To what end? & how would you establish the hierarchization of critical schools? My crude impression — from remarks made at The Valve and elsewhere — is that New Historicism is the current default methodology in lit crit these days. That’s a pretty diffuse school. Bérubé’s own favorite is cultural studies out of Stuart Hall and Raymond Williams (& there was a recent web contretemps over his advocacy of that school). I don’t recall that cultural studies gets much, if any, mention in his review, and it’s rather poorly represented on this year’s MLA program.

      It seems to me that, in addition to this being a potable review of Boyd's book, it is also a deft positioning and stabilizing of Bérubé's position in the lit crit hierarchy.  He acknowledges the viability of adaptationist approaches, and expresses hope that some aspects of 'evocriticism' will be more broadly accepted but, with his dismissals of sociobiology and Just So stories, and claim that Brian's results don't live up to his claims, keeps several arrows in his quiver in case a larger hole appears in the lit dar case, in which case he can rest solely on the latter position, and agree with lit dar opponents.  

      So? Do you think he doesn’t actually believe that Boyd’s results “don't live up to his claims,” that he’s just saying that to give himself an out? Bérubé’s not the first one to make that claim about Boyd, nor is this a new claim to be advanced against Darwinian lit crit. Steven “Mr. Evolutionary Psychology” Pinker made the same observation in his review of The Literary Animal, as did Rebecca Goldstein. It’s one thing to read a bunch of psychology and put it together into an interesting and compelling synthesis. Analyzing literary texts is a different kind of intellectual activity.

      Again, this is not to say that the article is simply self-serving, or to target Bérubé specifically.  The article is at points witty and incisive, and in my opinion worth reading.  However . . .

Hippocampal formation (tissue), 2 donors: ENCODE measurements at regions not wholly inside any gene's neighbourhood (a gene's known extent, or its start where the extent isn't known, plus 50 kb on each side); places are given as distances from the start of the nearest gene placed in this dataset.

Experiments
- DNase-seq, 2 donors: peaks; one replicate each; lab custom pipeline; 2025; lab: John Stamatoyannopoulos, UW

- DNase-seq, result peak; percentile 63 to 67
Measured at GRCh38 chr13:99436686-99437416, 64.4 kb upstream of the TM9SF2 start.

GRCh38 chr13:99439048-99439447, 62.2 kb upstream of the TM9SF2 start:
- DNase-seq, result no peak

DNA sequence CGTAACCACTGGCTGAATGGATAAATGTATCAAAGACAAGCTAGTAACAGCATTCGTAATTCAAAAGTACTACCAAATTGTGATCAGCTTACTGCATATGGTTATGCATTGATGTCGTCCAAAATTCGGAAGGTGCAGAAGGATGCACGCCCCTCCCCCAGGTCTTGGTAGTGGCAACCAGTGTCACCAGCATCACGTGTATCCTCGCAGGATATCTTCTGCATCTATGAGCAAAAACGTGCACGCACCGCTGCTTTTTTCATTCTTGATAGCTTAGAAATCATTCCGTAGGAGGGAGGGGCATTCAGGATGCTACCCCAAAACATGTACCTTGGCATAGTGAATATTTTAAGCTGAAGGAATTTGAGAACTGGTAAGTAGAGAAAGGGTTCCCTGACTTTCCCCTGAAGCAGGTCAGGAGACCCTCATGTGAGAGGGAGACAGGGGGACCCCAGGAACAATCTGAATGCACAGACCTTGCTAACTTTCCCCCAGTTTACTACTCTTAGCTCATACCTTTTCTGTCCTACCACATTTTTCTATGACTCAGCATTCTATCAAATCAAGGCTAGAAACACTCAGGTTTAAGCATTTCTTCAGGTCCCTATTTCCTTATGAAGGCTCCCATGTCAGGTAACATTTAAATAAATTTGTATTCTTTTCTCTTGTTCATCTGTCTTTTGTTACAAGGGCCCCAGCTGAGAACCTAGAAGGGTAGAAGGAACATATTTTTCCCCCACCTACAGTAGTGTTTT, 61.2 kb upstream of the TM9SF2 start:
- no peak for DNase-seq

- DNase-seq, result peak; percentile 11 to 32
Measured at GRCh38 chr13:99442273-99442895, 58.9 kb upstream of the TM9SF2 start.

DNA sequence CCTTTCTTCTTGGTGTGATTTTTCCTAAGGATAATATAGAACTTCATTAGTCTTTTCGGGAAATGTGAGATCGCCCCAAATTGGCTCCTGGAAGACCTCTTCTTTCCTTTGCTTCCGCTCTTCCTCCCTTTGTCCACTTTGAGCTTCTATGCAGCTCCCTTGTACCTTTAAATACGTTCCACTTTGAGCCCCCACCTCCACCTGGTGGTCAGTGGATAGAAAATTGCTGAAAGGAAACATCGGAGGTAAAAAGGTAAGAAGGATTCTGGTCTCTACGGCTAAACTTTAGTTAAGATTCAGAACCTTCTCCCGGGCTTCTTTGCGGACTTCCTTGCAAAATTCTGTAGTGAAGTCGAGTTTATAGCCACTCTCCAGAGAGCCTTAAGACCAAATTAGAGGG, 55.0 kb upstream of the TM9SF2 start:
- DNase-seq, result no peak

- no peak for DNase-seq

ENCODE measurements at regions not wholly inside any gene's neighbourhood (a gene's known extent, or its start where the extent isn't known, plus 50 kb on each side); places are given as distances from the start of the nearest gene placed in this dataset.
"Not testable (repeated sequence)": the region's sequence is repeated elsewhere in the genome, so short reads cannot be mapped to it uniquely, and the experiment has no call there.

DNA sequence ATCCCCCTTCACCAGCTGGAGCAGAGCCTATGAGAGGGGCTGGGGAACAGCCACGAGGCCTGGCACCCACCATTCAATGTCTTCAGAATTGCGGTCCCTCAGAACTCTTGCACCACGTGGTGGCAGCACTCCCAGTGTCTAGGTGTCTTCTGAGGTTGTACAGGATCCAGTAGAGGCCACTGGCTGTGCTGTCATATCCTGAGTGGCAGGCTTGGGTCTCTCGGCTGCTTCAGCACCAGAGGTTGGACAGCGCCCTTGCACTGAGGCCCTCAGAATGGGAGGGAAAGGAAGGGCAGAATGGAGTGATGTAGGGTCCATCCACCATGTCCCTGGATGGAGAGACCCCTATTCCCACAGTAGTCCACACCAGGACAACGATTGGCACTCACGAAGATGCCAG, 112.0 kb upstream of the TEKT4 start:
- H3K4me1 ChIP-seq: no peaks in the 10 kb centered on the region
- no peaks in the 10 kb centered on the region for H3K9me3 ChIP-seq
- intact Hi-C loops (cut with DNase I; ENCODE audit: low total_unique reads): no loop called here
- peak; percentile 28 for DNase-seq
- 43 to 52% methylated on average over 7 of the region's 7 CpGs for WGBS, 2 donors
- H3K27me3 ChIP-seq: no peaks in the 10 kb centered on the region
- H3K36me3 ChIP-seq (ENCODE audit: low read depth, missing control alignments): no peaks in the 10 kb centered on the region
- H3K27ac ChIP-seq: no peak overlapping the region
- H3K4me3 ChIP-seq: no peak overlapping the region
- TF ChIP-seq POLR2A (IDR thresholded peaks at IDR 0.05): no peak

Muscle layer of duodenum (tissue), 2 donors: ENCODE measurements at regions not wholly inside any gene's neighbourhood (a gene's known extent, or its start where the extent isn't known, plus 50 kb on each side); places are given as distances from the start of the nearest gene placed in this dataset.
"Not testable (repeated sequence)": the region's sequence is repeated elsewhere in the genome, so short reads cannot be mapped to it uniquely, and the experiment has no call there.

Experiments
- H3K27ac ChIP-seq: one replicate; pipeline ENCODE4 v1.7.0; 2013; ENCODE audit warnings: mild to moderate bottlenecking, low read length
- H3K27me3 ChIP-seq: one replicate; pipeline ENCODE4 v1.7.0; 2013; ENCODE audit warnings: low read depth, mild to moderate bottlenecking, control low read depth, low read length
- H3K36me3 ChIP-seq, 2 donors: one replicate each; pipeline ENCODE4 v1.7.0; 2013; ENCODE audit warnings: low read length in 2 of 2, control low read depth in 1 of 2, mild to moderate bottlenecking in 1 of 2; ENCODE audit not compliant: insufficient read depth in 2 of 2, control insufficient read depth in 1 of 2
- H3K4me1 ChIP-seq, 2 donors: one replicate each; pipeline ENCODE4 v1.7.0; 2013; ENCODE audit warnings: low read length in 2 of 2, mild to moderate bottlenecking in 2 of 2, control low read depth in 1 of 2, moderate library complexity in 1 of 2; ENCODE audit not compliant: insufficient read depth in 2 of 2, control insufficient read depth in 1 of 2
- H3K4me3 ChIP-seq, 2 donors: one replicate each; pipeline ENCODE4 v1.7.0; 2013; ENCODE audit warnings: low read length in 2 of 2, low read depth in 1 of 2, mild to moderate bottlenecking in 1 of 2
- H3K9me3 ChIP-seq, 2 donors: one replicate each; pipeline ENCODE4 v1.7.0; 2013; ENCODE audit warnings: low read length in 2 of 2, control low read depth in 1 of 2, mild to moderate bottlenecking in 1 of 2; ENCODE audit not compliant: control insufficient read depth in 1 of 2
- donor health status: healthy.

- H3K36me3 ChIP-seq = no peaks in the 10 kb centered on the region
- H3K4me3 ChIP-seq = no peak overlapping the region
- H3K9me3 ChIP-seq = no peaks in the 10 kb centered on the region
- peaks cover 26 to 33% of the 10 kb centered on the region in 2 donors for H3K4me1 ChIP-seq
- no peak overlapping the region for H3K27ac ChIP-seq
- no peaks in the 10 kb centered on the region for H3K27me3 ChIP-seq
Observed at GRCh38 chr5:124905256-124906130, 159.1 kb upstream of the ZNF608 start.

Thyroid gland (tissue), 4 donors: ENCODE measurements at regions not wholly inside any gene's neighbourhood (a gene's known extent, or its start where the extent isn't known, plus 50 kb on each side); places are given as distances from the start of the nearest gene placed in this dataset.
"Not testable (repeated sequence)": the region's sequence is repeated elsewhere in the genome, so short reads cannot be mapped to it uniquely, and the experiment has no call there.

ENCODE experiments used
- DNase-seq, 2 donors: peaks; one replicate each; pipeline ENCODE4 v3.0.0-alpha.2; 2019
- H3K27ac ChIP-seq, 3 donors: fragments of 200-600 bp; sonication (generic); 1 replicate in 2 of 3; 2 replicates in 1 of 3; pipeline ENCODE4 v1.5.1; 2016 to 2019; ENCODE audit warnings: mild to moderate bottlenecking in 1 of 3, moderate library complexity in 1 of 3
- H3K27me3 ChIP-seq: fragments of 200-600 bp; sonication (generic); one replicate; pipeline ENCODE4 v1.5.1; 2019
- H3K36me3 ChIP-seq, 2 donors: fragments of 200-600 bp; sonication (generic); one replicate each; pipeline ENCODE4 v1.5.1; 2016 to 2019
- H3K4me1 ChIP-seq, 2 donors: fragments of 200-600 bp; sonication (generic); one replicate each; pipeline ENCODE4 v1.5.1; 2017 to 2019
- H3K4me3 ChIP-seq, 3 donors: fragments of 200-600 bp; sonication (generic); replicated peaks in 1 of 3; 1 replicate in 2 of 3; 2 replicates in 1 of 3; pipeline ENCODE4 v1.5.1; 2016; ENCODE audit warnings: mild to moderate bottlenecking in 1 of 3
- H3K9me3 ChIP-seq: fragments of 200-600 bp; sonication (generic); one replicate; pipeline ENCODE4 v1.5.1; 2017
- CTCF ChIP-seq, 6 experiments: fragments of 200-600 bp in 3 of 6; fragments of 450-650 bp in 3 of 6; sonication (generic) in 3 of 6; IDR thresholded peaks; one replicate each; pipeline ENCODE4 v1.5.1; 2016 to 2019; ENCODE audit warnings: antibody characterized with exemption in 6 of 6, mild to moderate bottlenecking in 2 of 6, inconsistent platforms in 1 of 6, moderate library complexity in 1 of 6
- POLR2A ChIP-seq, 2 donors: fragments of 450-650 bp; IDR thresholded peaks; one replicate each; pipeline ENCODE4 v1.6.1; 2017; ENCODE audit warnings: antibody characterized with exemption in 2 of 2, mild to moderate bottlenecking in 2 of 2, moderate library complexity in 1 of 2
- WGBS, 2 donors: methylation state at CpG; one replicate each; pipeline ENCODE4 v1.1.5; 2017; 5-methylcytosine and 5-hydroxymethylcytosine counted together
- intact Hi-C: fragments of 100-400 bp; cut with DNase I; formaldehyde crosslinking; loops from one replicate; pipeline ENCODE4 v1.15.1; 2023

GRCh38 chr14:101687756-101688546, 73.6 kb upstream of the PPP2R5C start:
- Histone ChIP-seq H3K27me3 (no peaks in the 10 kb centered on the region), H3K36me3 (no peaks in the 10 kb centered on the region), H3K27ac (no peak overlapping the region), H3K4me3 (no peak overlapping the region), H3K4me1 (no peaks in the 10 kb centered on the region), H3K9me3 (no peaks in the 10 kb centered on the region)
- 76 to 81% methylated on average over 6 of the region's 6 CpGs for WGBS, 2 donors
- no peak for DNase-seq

What’s all this concern about being “self-serving”? Isn’t Bérubé allowed to serve those intellectual interests he believes important? Do you think Brian Boyd was doing anything but supporting ideas he favors in writing his book? Do you think, for example, that Boyd actually believes that Theory of Mind is nonsense, but he made favorable use of it in his book because he wanted to toss some points to Lisa Zunshine?


           But metacritique and deconstruction combine to require us to analyze the Machiavellian underpinnings of any critical essay, approach, or school, including literary Darwinism.  How does the criticism affect (or effect) the position of the critic or school in the academic or philosophical hierarchy?  

      Um, err, this sort of discussion happens all the time in bars. And it was raised to an intellectual art long before deconstruction. In his 1949 Social Theory and Social Structure Robert Merton has a section devoted to Karl Mannheim’s sociology of knowledge, which is about how ideas make their way in the world, not on their merits as ideas, but in service of the interests of those who propound them. Come to think of it, Karl Marx (the horror! the horror!) had an account of ideology that addressed this.